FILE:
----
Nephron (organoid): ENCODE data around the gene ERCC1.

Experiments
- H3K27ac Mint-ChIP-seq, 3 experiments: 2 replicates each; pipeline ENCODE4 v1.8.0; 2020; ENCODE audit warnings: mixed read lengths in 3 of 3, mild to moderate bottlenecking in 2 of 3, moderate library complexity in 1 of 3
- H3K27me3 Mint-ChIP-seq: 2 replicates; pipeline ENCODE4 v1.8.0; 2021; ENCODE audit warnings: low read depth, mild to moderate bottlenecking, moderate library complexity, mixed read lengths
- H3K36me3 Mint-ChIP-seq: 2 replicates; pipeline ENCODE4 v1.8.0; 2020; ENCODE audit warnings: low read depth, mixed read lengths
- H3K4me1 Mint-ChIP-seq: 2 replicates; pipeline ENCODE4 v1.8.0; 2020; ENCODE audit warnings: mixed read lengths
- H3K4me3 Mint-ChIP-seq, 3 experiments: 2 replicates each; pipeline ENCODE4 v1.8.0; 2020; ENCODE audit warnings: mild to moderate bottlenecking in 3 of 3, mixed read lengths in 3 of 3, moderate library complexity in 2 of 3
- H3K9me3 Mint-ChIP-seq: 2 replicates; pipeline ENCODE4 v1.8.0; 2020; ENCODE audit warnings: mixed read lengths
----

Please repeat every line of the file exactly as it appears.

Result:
Nephron (organoid): ENCODE data around the gene ERCC1.

Experiments
- H3K27ac Mint-ChIP-seq, 3 experiments: 2 replicates each; pipeline ENCODE4 v1.8.0; 2020; ENCODE audit warnings: mixed read lengths in 3 of 3, mild to moderate bottlenecking in 2 of 3, moderate library complexity in 1 of 3
- H3K27me3 Mint-ChIP-seq: 2 replicates; pipeline ENCODE4 v1.8.0; 2021; ENCODE audit warnings: low read depth, mild to moderate bottlenecking, moderate library complexity, mixed read lengths
- H3K36me3 Mint-ChIP-seq: 2 replicates; pipeline ENCODE4 v1.8.0; 2020; ENCODE audit warnings: low read depth, mixed read lengths
- H3K4me1 Mint-ChIP-seq: 2 replicates; pipeline ENCODE4 v1.8.0; 2020; ENCODE audit warnings: mixed read lengths
- H3K4me3 Mint-ChIP-seq, 3 experiments: 2 replicates each; pipeline ENCODE4 v1.8.0; 2020; ENCODE audit warnings: mild to moderate bottlenecking in 3 of 3, mixed read lengths in 3 of 3, moderate library complexity in 2 of 3
- H3K9me3 Mint-ChIP-seq: 2 replicates; pipeline ENCODE4 v1.8.0; 2020; ENCODE audit warnings: mixed read lengths